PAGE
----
The secondary character themes are often handled in a slightly different way, acting as intensifiers of the soundtrack as it approaches its conclusion. Though immensely catchy, “PD-4” is ultimately a dramatic track, featuring hard-edged chord progressions and aggressive synth samples. It’s one of the most well-rounded tracks on the disc, showing what Eguchi can create when he works on developing his pieces fully, setting pulses racing. “Dominique Cross” follows very well, and, though it introduces itself with dissonant orchestral chords, it soon becomes a rampant electronica track that incredibly intensifies, particularly once vocals are added above the synth lines. “Hou” is more subtle than the two tracks that precede it and one of the quirkiest character themes, though it somehow doesn’t quite work. Contrasts between string and synth melodies are employed throughout, and, though the effect is quite pleasant as first, the track gradually loses its foundations, particularly once the string melodies develop to encompass violin solos and whatnot. It is the monotonous and misfitting harmonies that are the ultimate weakness here. “Lian” is fairly well-handled, too, but feels a little like “Echidna” once more, never quite gaining enough pace and always sounding a tad generic. After these two slight disappointments, “Nazuki: Destruction” returns the album back to form. It succeeds in being a buoyant addition, combining amusing samples of laughter with unforgettable synth melodies. It’s well-polished and also reflects synthesizer operator Hidenori Iwasaki’s talents well.
The conclusion to the soundtrack comes principally with the final boss themes, as the ending themes were featured in the story section of the disc. Each of the three final boss themes, all prefixed “Dauragon C. Mikado…,” contrast well with one another, adding more diversity to the album. “Dauragon C. Mikado” itself is the weakest of the three, since its riff becomes too repetitive and the guitar melodies themselves lack the punch of those from certain character themes. “Dauragon C. Mikado: Madness” is more appealing, relying on vocal chanting and plenty of solid guitar melodies to keep the frantic piece just about coherent. “Dauragon C. Mikado: Awakening” is definitely the best of the three, however, opening with a gorgeous piano and string introduction before seamlessly transitioning into an electronica-jazz fusion track that never quite loses its edge. “Sion: Jet Black” is a warm outro to the soundtrack, being extremely varied and perhaps the most complex electronic piece on the album. It is reminiscent of the flair created by the initial “Sion Barzahd” track, what with its superb guitar melodies and clever interludes, which feature a heavily distorted guitar solo against some light piano backing this time round. While it would have been a little more appetitising to have “Forevermore” conclude the soundtrack, the conclusion is in no way anticlimactic and feels wholly satisfying.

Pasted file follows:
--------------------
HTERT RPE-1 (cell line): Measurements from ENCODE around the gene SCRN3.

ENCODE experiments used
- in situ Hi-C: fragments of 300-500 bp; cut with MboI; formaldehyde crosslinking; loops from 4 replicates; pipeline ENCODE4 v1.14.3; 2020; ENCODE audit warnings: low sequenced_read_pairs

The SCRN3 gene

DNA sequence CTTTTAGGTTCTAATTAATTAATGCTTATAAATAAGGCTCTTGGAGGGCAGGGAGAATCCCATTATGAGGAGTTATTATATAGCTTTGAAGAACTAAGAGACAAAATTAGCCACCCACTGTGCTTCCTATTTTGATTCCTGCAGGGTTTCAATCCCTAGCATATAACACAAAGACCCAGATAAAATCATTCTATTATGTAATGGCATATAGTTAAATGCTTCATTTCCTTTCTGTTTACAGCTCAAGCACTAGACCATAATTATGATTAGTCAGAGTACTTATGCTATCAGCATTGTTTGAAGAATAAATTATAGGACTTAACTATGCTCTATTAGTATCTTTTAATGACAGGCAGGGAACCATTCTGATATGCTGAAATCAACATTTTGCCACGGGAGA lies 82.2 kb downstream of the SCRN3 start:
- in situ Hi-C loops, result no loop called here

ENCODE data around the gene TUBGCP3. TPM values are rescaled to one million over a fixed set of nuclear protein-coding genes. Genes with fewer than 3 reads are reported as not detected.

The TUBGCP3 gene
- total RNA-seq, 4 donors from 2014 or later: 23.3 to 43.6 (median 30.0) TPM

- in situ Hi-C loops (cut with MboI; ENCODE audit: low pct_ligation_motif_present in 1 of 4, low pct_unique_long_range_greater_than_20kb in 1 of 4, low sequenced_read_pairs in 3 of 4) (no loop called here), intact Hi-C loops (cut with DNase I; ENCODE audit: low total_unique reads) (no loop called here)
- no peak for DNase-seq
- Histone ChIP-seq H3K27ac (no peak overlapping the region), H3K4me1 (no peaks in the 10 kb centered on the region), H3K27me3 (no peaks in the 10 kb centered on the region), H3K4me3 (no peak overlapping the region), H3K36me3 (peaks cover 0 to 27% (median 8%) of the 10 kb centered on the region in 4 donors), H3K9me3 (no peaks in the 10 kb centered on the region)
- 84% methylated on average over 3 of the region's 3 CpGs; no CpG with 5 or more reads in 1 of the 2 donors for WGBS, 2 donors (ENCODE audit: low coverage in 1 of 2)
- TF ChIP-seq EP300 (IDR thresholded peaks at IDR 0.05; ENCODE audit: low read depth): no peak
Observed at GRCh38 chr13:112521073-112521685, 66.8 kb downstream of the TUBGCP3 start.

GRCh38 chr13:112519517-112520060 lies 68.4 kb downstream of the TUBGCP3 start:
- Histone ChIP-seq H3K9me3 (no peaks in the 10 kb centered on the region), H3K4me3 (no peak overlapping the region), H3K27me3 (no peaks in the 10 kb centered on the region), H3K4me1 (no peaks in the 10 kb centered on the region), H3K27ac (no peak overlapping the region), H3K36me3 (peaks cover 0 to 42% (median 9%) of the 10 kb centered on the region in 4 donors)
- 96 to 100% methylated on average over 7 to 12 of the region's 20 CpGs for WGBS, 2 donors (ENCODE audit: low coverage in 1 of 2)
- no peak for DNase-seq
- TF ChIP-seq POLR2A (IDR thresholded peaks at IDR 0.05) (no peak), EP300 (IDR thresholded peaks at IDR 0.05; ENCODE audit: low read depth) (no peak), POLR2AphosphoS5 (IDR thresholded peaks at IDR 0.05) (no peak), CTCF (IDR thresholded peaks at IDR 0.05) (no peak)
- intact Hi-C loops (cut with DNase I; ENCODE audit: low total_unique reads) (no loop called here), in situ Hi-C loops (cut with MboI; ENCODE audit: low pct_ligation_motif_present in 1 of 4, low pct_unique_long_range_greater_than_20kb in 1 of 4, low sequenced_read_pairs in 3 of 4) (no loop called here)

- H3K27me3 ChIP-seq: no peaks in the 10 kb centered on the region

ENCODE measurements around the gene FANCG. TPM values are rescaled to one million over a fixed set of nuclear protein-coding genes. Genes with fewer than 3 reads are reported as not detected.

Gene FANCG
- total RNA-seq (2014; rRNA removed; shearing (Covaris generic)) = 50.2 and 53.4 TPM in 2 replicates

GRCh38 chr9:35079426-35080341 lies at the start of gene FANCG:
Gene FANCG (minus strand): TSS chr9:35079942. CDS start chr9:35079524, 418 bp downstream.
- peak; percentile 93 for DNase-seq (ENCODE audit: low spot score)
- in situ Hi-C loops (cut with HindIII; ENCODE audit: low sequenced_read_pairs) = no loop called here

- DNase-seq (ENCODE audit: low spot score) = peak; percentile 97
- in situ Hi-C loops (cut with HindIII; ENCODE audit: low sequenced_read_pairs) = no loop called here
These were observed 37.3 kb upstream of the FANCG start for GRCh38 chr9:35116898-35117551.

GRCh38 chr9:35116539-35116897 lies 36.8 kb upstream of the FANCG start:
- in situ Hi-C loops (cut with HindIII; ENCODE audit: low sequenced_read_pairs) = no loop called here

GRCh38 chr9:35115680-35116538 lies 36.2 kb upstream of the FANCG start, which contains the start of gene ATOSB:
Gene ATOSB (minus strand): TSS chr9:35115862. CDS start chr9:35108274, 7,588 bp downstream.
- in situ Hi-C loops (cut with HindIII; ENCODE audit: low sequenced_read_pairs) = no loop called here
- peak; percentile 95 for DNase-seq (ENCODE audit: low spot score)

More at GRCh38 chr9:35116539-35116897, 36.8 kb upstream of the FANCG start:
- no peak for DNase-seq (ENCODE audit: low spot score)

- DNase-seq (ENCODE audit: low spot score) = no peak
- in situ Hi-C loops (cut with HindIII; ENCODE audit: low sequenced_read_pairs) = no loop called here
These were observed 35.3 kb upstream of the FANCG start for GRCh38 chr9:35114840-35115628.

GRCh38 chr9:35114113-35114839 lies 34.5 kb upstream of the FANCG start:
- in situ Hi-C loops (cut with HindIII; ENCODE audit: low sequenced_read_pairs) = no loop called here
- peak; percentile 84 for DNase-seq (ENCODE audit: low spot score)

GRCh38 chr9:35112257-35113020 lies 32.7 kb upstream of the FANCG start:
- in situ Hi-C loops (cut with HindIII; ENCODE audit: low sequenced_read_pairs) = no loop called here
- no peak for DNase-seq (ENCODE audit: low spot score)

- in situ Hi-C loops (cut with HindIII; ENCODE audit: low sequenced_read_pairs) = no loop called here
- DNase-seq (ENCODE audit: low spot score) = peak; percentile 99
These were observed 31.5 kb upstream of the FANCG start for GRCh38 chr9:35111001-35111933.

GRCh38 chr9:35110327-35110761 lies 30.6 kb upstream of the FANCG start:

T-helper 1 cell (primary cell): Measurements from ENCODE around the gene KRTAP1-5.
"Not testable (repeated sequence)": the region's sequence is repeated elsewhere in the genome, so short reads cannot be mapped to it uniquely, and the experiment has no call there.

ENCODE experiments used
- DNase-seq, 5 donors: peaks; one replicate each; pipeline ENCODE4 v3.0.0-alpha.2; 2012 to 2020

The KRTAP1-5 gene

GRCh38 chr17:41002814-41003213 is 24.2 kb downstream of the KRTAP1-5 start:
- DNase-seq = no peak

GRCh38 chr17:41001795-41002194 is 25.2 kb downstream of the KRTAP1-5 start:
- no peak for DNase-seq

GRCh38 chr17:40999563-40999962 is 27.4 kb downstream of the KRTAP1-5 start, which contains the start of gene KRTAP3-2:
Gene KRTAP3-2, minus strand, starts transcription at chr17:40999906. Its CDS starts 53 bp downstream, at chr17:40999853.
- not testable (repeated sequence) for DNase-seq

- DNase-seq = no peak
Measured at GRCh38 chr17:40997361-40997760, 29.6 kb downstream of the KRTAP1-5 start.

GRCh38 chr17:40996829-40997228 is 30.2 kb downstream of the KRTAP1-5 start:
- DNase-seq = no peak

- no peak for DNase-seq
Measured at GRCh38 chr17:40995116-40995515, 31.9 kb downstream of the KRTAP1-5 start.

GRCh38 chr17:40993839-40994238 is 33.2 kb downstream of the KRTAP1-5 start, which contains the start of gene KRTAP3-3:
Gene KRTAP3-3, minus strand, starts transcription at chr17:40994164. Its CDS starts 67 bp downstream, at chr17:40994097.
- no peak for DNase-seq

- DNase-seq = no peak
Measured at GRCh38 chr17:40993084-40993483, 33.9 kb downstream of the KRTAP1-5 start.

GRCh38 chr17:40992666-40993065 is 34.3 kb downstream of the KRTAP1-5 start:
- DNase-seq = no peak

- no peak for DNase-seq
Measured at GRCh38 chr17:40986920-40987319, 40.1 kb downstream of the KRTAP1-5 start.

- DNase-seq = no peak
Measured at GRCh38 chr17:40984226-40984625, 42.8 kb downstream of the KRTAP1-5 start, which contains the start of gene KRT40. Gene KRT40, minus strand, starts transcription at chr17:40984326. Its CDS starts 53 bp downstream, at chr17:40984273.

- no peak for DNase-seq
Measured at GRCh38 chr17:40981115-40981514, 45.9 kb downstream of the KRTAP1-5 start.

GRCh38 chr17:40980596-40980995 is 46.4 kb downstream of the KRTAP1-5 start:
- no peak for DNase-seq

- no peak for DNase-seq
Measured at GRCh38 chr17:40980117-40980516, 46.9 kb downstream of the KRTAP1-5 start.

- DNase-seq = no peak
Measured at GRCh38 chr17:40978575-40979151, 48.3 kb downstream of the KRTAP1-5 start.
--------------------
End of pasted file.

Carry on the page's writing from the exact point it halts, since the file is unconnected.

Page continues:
The electronic and jazz tracks are the main source of joy from this release and it is essential that one is prepared to be open-minded and accepting of such genres before going ahead and purchasing the album. However, even for those who are a little dubious about the genre, most tracks are pretty accessible and it’s only really a few of the battle character themes that can be completely oppressive to some. The more symphonic themes are generally wonderful as well, particularly those involving the piano, and the love ballad “Forevermore” is another definitive reason to purchase the album. It’s the best release of the album, and, though DigiCube have gone bankrupt, limited stocks remain at AnimeNation. It’s well-recommended and all those with some affinity to the aforementioned genres should pick it up before stocks finally run out.
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Posted on August 1, 2012 by Chris Greening. Last modified on August 1, 2012.